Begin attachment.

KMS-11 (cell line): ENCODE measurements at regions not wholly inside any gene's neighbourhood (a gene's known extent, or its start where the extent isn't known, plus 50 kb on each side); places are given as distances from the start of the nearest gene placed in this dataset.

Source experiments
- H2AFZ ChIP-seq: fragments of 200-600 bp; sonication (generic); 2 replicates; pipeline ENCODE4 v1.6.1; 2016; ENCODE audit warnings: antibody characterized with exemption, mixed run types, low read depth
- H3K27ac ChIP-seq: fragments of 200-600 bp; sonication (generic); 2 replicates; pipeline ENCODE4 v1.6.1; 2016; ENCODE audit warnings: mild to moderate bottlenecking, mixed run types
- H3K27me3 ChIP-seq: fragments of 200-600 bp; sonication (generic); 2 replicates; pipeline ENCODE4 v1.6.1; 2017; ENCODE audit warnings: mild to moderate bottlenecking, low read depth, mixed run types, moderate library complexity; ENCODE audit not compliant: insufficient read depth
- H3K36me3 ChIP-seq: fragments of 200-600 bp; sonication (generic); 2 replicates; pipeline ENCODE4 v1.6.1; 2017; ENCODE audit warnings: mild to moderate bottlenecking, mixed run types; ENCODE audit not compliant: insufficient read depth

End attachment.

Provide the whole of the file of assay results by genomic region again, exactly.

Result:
KMS-11 (cell line): ENCODE measurements at regions not wholly inside any gene's neighbourhood (a gene's known extent, or its start where the extent isn't known, plus 50 kb on each side); places are given as distances from the start of the nearest gene placed in this dataset.

Source experiments
- H2AFZ ChIP-seq: fragments of 200-600 bp; sonication (generic); 2 replicates; pipeline ENCODE4 v1.6.1; 2016; ENCODE audit warnings: antibody characterized with exemption, mixed run types, low read depth
- H3K27ac ChIP-seq: fragments of 200-600 bp; sonication (generic); 2 replicates; pipeline ENCODE4 v1.6.1; 2016; ENCODE audit warnings: mild to moderate bottlenecking, mixed run types
- H3K27me3 ChIP-seq: fragments of 200-600 bp; sonication (generic); 2 replicates; pipeline ENCODE4 v1.6.1; 2017; ENCODE audit warnings: mild to moderate bottlenecking, low read depth, mixed run types, moderate library complexity; ENCODE audit not compliant: insufficient read depth
- H3K36me3 ChIP-seq: fragments of 200-600 bp; sonication (generic); 2 replicates; pipeline ENCODE4 v1.6.1; 2017; ENCODE audit warnings: mild to moderate bottlenecking, mixed run types; ENCODE audit not compliant: insufficient read depth